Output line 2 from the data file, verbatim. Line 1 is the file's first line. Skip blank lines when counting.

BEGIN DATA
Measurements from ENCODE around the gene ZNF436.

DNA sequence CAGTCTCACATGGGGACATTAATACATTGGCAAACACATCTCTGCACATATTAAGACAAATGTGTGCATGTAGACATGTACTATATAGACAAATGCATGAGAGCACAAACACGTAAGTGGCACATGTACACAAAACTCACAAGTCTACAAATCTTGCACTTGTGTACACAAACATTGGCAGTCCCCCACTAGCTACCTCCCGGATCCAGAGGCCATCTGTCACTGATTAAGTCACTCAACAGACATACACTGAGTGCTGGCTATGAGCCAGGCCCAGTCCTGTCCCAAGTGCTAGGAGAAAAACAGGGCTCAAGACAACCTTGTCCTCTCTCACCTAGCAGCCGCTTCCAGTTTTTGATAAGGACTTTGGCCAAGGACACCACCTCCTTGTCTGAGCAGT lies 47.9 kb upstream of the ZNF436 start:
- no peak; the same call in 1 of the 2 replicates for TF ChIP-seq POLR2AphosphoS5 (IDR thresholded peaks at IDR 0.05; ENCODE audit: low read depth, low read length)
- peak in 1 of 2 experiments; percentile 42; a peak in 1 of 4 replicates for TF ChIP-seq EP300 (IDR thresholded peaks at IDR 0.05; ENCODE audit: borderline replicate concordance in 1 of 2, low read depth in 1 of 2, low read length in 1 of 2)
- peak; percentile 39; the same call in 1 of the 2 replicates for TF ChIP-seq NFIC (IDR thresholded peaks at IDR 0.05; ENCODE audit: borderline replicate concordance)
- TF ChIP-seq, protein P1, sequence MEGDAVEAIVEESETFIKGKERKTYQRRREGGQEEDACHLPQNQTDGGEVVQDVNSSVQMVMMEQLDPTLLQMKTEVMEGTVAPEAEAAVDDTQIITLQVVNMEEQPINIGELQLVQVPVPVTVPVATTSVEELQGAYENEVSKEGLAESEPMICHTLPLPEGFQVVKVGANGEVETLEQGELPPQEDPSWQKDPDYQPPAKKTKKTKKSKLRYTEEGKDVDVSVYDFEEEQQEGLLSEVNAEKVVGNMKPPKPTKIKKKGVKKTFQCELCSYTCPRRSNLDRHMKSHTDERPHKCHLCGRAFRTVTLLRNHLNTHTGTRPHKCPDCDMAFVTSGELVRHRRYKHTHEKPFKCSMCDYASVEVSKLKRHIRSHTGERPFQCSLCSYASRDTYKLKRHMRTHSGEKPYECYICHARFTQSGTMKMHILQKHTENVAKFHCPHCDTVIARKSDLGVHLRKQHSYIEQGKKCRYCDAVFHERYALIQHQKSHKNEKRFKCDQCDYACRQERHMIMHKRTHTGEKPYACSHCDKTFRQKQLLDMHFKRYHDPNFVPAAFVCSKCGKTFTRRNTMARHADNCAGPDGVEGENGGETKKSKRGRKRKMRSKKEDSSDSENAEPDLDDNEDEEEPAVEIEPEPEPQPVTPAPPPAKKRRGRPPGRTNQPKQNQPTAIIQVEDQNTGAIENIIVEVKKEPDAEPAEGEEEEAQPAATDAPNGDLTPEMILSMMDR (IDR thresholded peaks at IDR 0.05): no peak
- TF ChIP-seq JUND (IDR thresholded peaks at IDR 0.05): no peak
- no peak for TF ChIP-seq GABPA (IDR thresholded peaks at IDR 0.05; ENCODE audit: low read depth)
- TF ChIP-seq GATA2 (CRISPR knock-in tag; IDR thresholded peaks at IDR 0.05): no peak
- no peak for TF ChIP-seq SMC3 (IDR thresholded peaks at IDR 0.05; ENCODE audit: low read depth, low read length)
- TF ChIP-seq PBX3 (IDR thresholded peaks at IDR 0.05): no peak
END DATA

DNA sequence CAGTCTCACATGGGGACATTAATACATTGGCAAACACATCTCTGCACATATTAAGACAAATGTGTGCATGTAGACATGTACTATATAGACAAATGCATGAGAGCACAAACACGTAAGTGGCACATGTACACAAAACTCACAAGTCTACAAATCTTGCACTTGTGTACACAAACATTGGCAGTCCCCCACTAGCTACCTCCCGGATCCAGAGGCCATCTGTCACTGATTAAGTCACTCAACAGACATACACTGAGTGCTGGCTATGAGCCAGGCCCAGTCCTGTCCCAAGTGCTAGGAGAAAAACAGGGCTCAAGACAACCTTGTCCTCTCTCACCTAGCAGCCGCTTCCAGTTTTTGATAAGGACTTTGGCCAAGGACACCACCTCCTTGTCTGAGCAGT lies 47.9 kb upstream of the ZNF436 start: